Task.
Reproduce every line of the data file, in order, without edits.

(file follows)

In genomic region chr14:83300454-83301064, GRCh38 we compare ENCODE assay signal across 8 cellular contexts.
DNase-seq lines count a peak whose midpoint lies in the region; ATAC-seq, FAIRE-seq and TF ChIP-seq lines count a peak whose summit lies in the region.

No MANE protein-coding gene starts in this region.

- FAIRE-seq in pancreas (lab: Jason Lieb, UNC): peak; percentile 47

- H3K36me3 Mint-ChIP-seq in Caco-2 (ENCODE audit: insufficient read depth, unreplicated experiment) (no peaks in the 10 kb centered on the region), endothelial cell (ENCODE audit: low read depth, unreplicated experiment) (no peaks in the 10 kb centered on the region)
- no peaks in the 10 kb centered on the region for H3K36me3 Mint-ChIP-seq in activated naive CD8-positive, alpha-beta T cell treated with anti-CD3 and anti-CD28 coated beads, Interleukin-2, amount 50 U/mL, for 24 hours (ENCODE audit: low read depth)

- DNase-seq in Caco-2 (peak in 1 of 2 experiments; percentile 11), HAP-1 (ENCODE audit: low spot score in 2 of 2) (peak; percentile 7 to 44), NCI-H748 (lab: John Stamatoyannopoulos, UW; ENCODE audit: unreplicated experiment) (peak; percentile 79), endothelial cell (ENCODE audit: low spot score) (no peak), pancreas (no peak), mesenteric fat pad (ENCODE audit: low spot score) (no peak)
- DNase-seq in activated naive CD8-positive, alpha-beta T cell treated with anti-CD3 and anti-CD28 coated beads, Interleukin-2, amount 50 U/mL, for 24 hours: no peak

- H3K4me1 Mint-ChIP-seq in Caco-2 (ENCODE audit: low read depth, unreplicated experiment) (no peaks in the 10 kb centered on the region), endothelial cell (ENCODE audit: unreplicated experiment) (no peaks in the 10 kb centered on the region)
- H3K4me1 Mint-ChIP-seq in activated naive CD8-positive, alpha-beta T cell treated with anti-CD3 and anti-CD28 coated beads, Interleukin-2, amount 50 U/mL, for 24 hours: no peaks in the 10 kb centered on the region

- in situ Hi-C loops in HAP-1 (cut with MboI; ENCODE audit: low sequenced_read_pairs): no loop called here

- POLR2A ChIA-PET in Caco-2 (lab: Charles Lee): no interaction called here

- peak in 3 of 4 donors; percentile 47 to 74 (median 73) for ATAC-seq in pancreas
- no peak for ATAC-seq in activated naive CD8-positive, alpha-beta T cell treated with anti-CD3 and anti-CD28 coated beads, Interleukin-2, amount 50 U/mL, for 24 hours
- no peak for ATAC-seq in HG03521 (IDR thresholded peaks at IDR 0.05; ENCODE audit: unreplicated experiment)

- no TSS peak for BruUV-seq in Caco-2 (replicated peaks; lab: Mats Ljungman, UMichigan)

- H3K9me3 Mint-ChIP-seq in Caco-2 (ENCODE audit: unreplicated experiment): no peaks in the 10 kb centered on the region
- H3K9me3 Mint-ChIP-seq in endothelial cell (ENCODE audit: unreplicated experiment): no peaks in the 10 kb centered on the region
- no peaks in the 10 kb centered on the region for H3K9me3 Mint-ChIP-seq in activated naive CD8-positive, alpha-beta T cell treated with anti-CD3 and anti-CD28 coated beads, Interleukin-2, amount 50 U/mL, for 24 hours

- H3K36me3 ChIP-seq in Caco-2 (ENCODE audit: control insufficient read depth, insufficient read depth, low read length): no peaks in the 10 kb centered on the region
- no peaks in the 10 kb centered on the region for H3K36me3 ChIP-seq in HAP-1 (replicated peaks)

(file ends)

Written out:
In genomic region chr14:83300454-83301064, GRCh38 we compare ENCODE assay signal across 8 cellular contexts.
DNase-seq lines count a peak whose midpoint lies in the region; ATAC-seq, FAIRE-seq and TF ChIP-seq lines count a peak whose summit lies in the region.

No MANE protein-coding gene starts in this region.

- FAIRE-seq in pancreas (lab: Jason Lieb, UNC): peak; percentile 47

- H3K36me3 Mint-ChIP-seq in Caco-2 (ENCODE audit: insufficient read depth, unreplicated experiment) (no peaks in the 10 kb centered on the region), endothelial cell (ENCODE audit: low read depth, unreplicated experiment) (no peaks in the 10 kb centered on the region)
- no peaks in the 10 kb centered on the region for H3K36me3 Mint-ChIP-seq in activated naive CD8-positive, alpha-beta T cell treated with anti-CD3 and anti-CD28 coated beads, Interleukin-2, amount 50 U/mL, for 24 hours (ENCODE audit: low read depth)

- DNase-seq in Caco-2 (peak in 1 of 2 experiments; percentile 11), HAP-1 (ENCODE audit: low spot score in 2 of 2) (peak; percentile 7 to 44), NCI-H748 (lab: John Stamatoyannopoulos, UW; ENCODE audit: unreplicated experiment) (peak; percentile 79), endothelial cell (ENCODE audit: low spot score) (no peak), pancreas (no peak), mesenteric fat pad (ENCODE audit: low spot score) (no peak)
- DNase-seq in activated naive CD8-positive, alpha-beta T cell treated with anti-CD3 and anti-CD28 coated beads, Interleukin-2, amount 50 U/mL, for 24 hours: no peak

- H3K4me1 Mint-ChIP-seq in Caco-2 (ENCODE audit: low read depth, unreplicated experiment) (no peaks in the 10 kb centered on the region), endothelial cell (ENCODE audit: unreplicated experiment) (no peaks in the 10 kb centered on the region)
- H3K4me1 Mint-ChIP-seq in activated naive CD8-positive, alpha-beta T cell treated with anti-CD3 and anti-CD28 coated beads, Interleukin-2, amount 50 U/mL, for 24 hours: no peaks in the 10 kb centered on the region

- in situ Hi-C loops in HAP-1 (cut with MboI; ENCODE audit: low sequenced_read_pairs): no loop called here

- POLR2A ChIA-PET in Caco-2 (lab: Charles Lee): no interaction called here

- peak in 3 of 4 donors; percentile 47 to 74 (median 73) for ATAC-seq in pancreas
- no peak for ATAC-seq in activated naive CD8-positive, alpha-beta T cell treated with anti-CD3 and anti-CD28 coated beads, Interleukin-2, amount 50 U/mL, for 24 hours
- no peak for ATAC-seq in HG03521 (IDR thresholded peaks at IDR 0.05; ENCODE audit: unreplicated experiment)

- no TSS peak for BruUV-seq in Caco-2 (replicated peaks; lab: Mats Ljungman, UMichigan)

- H3K9me3 Mint-ChIP-seq in Caco-2 (ENCODE audit: unreplicated experiment): no peaks in the 10 kb centered on the region
- H3K9me3 Mint-ChIP-seq in endothelial cell (ENCODE audit: unreplicated experiment): no peaks in the 10 kb centered on the region
- no peaks in the 10 kb centered on the region for H3K9me3 Mint-ChIP-seq in activated naive CD8-positive, alpha-beta T cell treated with anti-CD3 and anti-CD28 coated beads, Interleukin-2, amount 50 U/mL, for 24 hours

- H3K36me3 ChIP-seq in Caco-2 (ENCODE audit: control insufficient read depth, insufficient read depth, low read length): no peaks in the 10 kb centered on the region
- no peaks in the 10 kb centered on the region for H3K36me3 ChIP-seq in HAP-1 (replicated peaks)